Part 2 We cannot take a Substring with a length past the end of the source string. This causes an ArgumentOutOfRangeException.
using System; string input = "OneTwoThree"; // Part 1: try negative start index. try { string sub = input.Substring(-1); } catch (Exception ex) { Console.WriteLine(ex); } // Part 2: try excessive length. try { string sub = input.Substring(0, 100); } catch (Exception ex) { Console.WriteLine(ex); }
System.ArgumentOutOfRangeException System.String.InternalSubStringWithChecks System.ArgumentOutOfRangeException System.String.InternalSubStringWithChecks
Null substring. If a string may be null, we need to test it against null before using Substring on it. We cannot take a Substring of a null string.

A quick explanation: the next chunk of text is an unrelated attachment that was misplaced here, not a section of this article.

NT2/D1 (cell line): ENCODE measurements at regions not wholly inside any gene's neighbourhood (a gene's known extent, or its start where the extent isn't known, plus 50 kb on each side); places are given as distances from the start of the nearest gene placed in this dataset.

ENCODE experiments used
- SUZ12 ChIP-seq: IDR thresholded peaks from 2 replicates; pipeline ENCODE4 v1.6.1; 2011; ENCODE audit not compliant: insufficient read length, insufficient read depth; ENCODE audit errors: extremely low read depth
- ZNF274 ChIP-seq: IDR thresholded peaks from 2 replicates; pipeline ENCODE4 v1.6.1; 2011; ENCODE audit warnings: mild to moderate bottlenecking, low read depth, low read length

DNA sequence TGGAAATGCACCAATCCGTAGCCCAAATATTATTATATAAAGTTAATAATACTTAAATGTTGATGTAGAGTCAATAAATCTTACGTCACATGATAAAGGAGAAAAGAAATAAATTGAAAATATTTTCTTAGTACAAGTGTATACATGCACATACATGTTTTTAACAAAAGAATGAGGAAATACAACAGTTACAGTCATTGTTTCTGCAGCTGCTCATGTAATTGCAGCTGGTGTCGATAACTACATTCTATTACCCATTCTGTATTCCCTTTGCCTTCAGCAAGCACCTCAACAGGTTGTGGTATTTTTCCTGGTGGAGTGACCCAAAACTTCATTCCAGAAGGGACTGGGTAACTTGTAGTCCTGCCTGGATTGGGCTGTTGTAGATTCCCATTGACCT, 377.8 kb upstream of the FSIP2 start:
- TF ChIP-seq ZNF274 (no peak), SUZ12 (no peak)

Info We can use string.IsNullOrEmpty to prevent a NullReferenceException. This also checks for an empty string.
using System; string value = null; // This is safe. if (!string.IsNullOrEmpty(value)) { Console.WriteLine(value.Substring(1)); } // This will cause an exception. Console.WriteLine(value.Substring(1));
Unhandled Exception: System.NullReferenceException: Object reference not set to an instance of an object.
One character. It is possible to take a one-character substring. But if we simply use the string indexer to get a character, we will have better performance.
Note Substring creates an object on the heap. The string indexer just returns a char, which is an integer-like value—this is faster.
using System; string value = "cat"; // ... In many programs, we can use a char instead of Substring. Console.WriteLine(value[0]); Console.WriteLine(value.Substring(0, 1));
c c
Avoid substring. With logic, we can avoid invoking Substring. Suppose a program gets the same Substring over and over again. We can handle this case in code, and return a literal.